The graph below provides a comparative analysis of non-notified resource consents between 2014 and 2012. The graph also highlights how long it took for staff to process the 484 resource consent applications made in 2014. In 2014, only 4 non-notified resource consent applications required a hearing.
The following graph compares notified and non-notified consents for the same periods. It is quite marked that the volume of publicly notified and limited notification consents are very low. The data would appear to indicate that the notification process (ie public or limited) does not appear to have a material impact on the volume of resource consents that council process. Although it is noticeable that the time taken to process these applications is longer than most other non-notified applications (except coastal applications). No doubt this reflects the higher level of public participation in the consent process.
Another interesting piece of data is the outcome of resource decisions from various decision makers. The graph below illustrates the decisions made by those bodies. The majority of consent decisions are approved under delegated authority (by staff).
Interestingly, only independent commissioners appear to decline applications. In my opinion, the dramatic absence of applications being declined by a committee or panel (of councillors), or by staff, would appear to suggest that there might be some bias in the outcomes – either that, or independent commissioners have more difficult decisions to consider. I suspect independent commissioners are probably less prone to relying on reports provided by council staff when declining or approving consent applications.
There have been few objections to decisions made under delegation. Two from the previous year are yet to be resolved – one for a subdivision consent in Ruby Bay and the effect of Plan Change 22 (inundation prone land), and the second relating to conditions imposed on the proposed Mapua Drive development and the upgrade of road frontage. Three made in the last 6 months relate to coastal permits for marine farms at Wainui Bay, and a fourth concerns a Mapua subdivision development seeking a change to its consent application.
Plan change 22 (Maua-Ruby Bay development) has been the subject of 4 appeals in 2012. Three have been resolved by mutual consent. The fourth concerned a 3 ha site that flood modeling identified as prone to flooding. In December 2014, the court dismissed the developers appeal for 12 additional residential sites to be added to the development and confirmed that the district plan provisions for managing the hazard risks were appropriate, and that the additional sites increased the level of flooding risk.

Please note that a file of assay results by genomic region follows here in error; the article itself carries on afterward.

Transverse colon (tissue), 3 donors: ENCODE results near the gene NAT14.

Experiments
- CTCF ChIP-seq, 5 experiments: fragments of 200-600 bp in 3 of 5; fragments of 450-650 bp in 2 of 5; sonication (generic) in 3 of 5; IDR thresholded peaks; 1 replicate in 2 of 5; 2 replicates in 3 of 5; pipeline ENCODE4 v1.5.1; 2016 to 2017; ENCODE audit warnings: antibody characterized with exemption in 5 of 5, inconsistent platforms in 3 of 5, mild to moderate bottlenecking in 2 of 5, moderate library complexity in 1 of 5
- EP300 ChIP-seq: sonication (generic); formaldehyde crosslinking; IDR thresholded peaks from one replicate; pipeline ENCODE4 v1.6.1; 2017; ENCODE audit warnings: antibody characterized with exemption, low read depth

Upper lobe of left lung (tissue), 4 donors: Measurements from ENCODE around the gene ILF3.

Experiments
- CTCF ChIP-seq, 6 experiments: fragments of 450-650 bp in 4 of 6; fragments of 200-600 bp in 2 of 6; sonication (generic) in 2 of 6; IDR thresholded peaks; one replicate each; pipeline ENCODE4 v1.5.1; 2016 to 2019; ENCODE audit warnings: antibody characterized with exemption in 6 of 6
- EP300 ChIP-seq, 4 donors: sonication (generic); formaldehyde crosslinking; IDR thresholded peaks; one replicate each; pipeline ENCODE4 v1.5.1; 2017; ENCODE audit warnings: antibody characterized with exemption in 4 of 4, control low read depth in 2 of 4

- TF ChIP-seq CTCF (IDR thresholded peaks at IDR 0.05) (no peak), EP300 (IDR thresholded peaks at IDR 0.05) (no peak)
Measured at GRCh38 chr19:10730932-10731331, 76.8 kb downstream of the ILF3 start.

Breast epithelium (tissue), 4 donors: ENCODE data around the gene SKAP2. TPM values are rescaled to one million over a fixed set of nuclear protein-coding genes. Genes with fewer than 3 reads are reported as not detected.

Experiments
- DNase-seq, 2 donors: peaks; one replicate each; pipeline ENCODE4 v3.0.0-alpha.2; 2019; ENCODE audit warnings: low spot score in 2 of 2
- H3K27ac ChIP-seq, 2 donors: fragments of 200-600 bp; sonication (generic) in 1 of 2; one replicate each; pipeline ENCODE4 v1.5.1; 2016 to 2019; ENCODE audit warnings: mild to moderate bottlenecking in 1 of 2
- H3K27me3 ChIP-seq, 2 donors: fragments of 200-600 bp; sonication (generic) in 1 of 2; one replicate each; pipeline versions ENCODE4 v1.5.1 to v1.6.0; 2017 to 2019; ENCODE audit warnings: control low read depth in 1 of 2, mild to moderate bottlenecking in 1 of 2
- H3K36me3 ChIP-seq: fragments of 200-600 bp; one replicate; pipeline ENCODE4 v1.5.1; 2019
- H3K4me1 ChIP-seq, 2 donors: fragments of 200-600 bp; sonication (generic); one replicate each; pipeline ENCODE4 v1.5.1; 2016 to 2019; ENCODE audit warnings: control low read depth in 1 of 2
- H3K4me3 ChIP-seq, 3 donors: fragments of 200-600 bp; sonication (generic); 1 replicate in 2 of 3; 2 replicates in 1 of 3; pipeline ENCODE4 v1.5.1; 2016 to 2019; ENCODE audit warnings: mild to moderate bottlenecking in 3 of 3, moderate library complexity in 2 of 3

Several court appeals heard over the last 6 months are summarised in the agenda (page 75). They included appeals against: coastal protection work conditions in Pakawau, subdivision intensification in Appleby Hills, subdivision reconfiguration within Pangatotara rural residential zone, and intensification of a rural residential zone in Seaton Valley Mapua.
The resource consent application for the Waimea Community Dam is expected to be released in February 2015.
Interestingly staff have acknowledged (page 79) that “co-ordinating the management of stormwater flows from the eight development areas within the Wensley Block [Richmond South area] is an ongoing challenge”. I could not agree more, and its why council needs to ensure this area’s storm water issues are addressed in the short-term to mitigate any risk of flooding. I am already aware that some residents in the area are on their final insurance warning (ie, there will be no further insurance cover if buildings are flooded again). Council must ensure residential storm water issues are addressed before any other significant capital investment.
Notably, an application to formalise use of the seabed in Moutre inlet for the “muddy buddy” event (held in March each year) has been granted on a non-notified track. The new track is now in an area well away from most sensitive shoreline habitat, and will alternate each year to reduce any impact on the surrounding estuary. Te Tau Ihu iwi have been very supportive of the consent.
This is a very positive outcome and reinforces the fact that the RMA does work. The surrounding estuary is a very important eco-system for the whole bay area and its use needs to be protected from unsustainable activities. Balancing the needs of the community while ensuring the environment is protected is a very positive outcome and staff should be congratulated in working though the legal issues in the RMA to get to the right outcome. Well done to everyone involved.